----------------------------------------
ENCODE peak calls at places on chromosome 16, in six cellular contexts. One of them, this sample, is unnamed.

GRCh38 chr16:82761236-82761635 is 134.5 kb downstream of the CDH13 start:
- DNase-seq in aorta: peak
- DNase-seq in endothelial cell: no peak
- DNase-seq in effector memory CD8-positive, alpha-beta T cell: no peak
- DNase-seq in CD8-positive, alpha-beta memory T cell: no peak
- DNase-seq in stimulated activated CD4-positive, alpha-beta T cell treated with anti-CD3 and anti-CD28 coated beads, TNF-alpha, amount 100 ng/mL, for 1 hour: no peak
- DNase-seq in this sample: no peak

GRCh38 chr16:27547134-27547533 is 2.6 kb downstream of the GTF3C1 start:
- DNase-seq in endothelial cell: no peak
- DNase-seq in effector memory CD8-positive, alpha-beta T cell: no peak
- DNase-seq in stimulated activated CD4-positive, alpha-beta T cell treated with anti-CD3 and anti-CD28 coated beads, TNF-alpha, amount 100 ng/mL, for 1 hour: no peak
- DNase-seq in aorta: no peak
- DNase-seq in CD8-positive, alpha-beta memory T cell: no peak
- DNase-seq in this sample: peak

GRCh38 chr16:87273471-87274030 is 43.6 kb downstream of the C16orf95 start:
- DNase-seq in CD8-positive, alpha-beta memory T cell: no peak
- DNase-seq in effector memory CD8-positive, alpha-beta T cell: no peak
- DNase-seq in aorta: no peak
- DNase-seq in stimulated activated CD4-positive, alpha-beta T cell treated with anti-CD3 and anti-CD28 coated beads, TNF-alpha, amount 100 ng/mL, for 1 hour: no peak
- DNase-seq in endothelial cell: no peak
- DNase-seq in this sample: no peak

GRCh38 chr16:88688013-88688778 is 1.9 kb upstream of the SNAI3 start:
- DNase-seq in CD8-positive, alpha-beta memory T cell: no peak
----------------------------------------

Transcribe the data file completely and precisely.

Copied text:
ENCODE peak calls at places on chromosome 16, in six cellular contexts. One of them, this sample, is unnamed.

GRCh38 chr16:82761236-82761635 is 134.5 kb downstream of the CDH13 start:
- DNase-seq in aorta: peak
- DNase-seq in endothelial cell: no peak
- DNase-seq in effector memory CD8-positive, alpha-beta T cell: no peak
- DNase-seq in CD8-positive, alpha-beta memory T cell: no peak
- DNase-seq in stimulated activated CD4-positive, alpha-beta T cell treated with anti-CD3 and anti-CD28 coated beads, TNF-alpha, amount 100 ng/mL, for 1 hour: no peak
- DNase-seq in this sample: no peak

GRCh38 chr16:27547134-27547533 is 2.6 kb downstream of the GTF3C1 start:
- DNase-seq in endothelial cell: no peak
- DNase-seq in effector memory CD8-positive, alpha-beta T cell: no peak
- DNase-seq in stimulated activated CD4-positive, alpha-beta T cell treated with anti-CD3 and anti-CD28 coated beads, TNF-alpha, amount 100 ng/mL, for 1 hour: no peak
- DNase-seq in aorta: no peak
- DNase-seq in CD8-positive, alpha-beta memory T cell: no peak
- DNase-seq in this sample: peak

GRCh38 chr16:87273471-87274030 is 43.6 kb downstream of the C16orf95 start:
- DNase-seq in CD8-positive, alpha-beta memory T cell: no peak
- DNase-seq in effector memory CD8-positive, alpha-beta T cell: no peak
- DNase-seq in aorta: no peak
- DNase-seq in stimulated activated CD4-positive, alpha-beta T cell treated with anti-CD3 and anti-CD28 coated beads, TNF-alpha, amount 100 ng/mL, for 1 hour: no peak
- DNase-seq in endothelial cell: no peak
- DNase-seq in this sample: no peak

GRCh38 chr16:88688013-88688778 is 1.9 kb upstream of the SNAI3 start:
- DNase-seq in CD8-positive, alpha-beta memory T cell: no peak